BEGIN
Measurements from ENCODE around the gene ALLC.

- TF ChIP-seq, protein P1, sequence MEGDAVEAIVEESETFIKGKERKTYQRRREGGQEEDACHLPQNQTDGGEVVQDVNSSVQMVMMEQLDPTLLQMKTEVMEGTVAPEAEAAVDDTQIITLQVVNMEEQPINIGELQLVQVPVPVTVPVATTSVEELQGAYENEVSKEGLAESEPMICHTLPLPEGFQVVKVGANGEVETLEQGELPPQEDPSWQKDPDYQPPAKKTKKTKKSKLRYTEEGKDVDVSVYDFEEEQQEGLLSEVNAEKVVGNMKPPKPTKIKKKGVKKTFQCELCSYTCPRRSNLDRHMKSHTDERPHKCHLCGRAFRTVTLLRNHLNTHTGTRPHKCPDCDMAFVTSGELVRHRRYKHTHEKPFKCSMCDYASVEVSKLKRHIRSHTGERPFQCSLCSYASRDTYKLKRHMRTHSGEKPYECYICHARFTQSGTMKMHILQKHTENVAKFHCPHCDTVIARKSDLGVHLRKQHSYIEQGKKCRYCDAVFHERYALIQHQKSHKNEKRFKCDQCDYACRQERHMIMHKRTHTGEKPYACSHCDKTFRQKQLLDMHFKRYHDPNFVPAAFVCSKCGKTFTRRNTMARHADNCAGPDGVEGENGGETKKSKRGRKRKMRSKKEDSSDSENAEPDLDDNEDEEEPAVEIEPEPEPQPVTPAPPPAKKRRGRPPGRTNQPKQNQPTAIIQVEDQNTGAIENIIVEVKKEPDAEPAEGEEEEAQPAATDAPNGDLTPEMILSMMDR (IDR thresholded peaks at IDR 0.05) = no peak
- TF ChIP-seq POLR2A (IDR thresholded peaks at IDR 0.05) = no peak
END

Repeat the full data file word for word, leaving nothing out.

Measurements from ENCODE around the gene ALLC.

- TF ChIP-seq, protein P1, sequence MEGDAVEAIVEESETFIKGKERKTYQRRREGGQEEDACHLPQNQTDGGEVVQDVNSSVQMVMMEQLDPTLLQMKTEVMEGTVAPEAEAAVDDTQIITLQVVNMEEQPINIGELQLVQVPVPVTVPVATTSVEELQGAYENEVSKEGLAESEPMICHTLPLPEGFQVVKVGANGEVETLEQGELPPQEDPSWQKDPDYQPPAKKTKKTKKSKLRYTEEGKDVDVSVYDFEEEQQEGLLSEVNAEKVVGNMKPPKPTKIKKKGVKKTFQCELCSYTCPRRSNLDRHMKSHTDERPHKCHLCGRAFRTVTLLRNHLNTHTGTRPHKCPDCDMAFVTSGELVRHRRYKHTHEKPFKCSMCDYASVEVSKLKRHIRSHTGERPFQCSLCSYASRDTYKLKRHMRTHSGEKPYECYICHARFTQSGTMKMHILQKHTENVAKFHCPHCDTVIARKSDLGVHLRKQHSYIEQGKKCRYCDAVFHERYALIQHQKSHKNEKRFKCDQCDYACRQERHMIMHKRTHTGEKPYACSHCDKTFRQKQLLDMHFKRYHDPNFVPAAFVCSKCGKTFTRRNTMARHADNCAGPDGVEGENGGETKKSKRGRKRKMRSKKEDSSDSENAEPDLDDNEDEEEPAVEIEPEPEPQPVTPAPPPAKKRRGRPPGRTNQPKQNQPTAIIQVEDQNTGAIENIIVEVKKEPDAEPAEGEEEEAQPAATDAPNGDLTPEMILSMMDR (IDR thresholded peaks at IDR 0.05) = no peak
- TF ChIP-seq POLR2A (IDR thresholded peaks at IDR 0.05) = no peak